It’s been a busy week on the work front even though I am only doing 6 hours a day. I clearly do not have an appropriate chair in my office as it hasn’t done my back any favors. I have never had to sit in my office for any real length of time before, so if I have to work from home again, I will need to get a new chair. In the meantime I manage, and will be glad when this project comes to an end (I can see the end of the tunnel). I haven’t had a lot of time for crafting as I have needed to do other things, but I have done some spinning.
I got inspired by my guild friend Anna after watching her spin the boucle yarn with commercial yarn at our last guild meeting and dug out the really thin yarn I purchased that was on offer at my local store. It is Manos del Uruguay Marina in shades of purple (no longer in stock). I didn’t realise that it was a superwash merino yarn when I purchased it, although I have used it in felting projects. As long as the yarn is trapped between wool and other hairy feltable yarns, it will work. I decided to re-spin the yarn and make a cabled yarn from it. The yarn was already in a cake, so I center pull ball plied it, but to the left for S-ply (the way I do for normal plying) for an extra twist as the yarn was already plied and I didn’t want to take any of the twist out of it. I then put it on the ball winder to make another cake. I plied it in the opposite direction to the right (the way I spin my singles for a Z-twist). The yarn just pretty much plied itself. I now have a chunky cabled yarn that I can use either for warp or weft. I like how all the colors are mixed together. I set the yarn as I normally do and now its ready for a future project. It is still really soft.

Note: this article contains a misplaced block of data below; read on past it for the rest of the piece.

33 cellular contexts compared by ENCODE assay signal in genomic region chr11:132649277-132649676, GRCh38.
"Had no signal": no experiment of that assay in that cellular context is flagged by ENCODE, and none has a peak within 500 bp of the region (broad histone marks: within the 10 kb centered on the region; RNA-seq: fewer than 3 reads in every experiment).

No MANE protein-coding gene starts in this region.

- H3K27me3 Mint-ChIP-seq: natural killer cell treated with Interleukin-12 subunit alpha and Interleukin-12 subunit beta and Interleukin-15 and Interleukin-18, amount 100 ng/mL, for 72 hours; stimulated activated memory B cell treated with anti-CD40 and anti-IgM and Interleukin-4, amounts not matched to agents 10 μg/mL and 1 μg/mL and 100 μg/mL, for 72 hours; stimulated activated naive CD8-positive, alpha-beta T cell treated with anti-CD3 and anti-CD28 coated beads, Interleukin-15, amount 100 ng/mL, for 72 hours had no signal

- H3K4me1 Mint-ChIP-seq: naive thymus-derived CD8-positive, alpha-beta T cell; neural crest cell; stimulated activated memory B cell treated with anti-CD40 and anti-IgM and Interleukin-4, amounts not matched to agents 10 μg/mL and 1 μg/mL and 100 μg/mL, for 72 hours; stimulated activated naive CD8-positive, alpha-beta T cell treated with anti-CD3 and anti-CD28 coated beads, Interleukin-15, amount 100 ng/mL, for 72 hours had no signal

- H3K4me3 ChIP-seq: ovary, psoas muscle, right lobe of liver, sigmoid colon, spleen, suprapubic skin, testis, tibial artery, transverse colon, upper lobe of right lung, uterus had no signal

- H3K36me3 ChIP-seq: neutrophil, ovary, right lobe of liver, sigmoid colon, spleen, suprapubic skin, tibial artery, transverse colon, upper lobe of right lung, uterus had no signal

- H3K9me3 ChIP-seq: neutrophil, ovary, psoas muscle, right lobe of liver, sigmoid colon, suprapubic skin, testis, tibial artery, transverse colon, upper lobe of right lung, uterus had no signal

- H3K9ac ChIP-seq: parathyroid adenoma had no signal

I also spun up the rolags that the ladies at the guild and I made on the blending board.
I got a really lovely skein that will be added to my next big project.
The colors are really lovely and more vibrant than shown here. There is quite a lot of shine and a bit of sparkle.
I didn’t have anymore batts or rolags to spin, so I rummaged around my stash to find something. I found some core wool I’ve had from my needle felting days. I thought I might as well use it as I haven’t really needle felted anything since I started wet felting. Some of the wool was quite soft and some was coarse, but I decided to spin it all in one go. The wool was in a 5 inch wide batt that was rolled up and starting to felt on itself to the point that I couldn’t draft the fiber out. I split the batts into strips and pulled some fibers out from the end and it all seemed to spin ok. There were a lot of nepps in the fiber that I just spun which gave the single a lot of texture. I also managed to spin my single quite fine, which I find happens when I spin a crimpy fiber. I just decided to go with it. While I was spinning I was thinking what I would do with the yarn as it will all depend on how soft the yarn is and whether I use it for a scarf or for placemats or something similar. The more I spun, it became apparent that the yarn is not going to be suitable for a wearable. I was thinking I might use it to make a table runner, placemats and coasters in natural colors. Maybe even some bookmarks if I have leftovers. I will post a photo of the finished yarn next time, but here is my fuzzy single.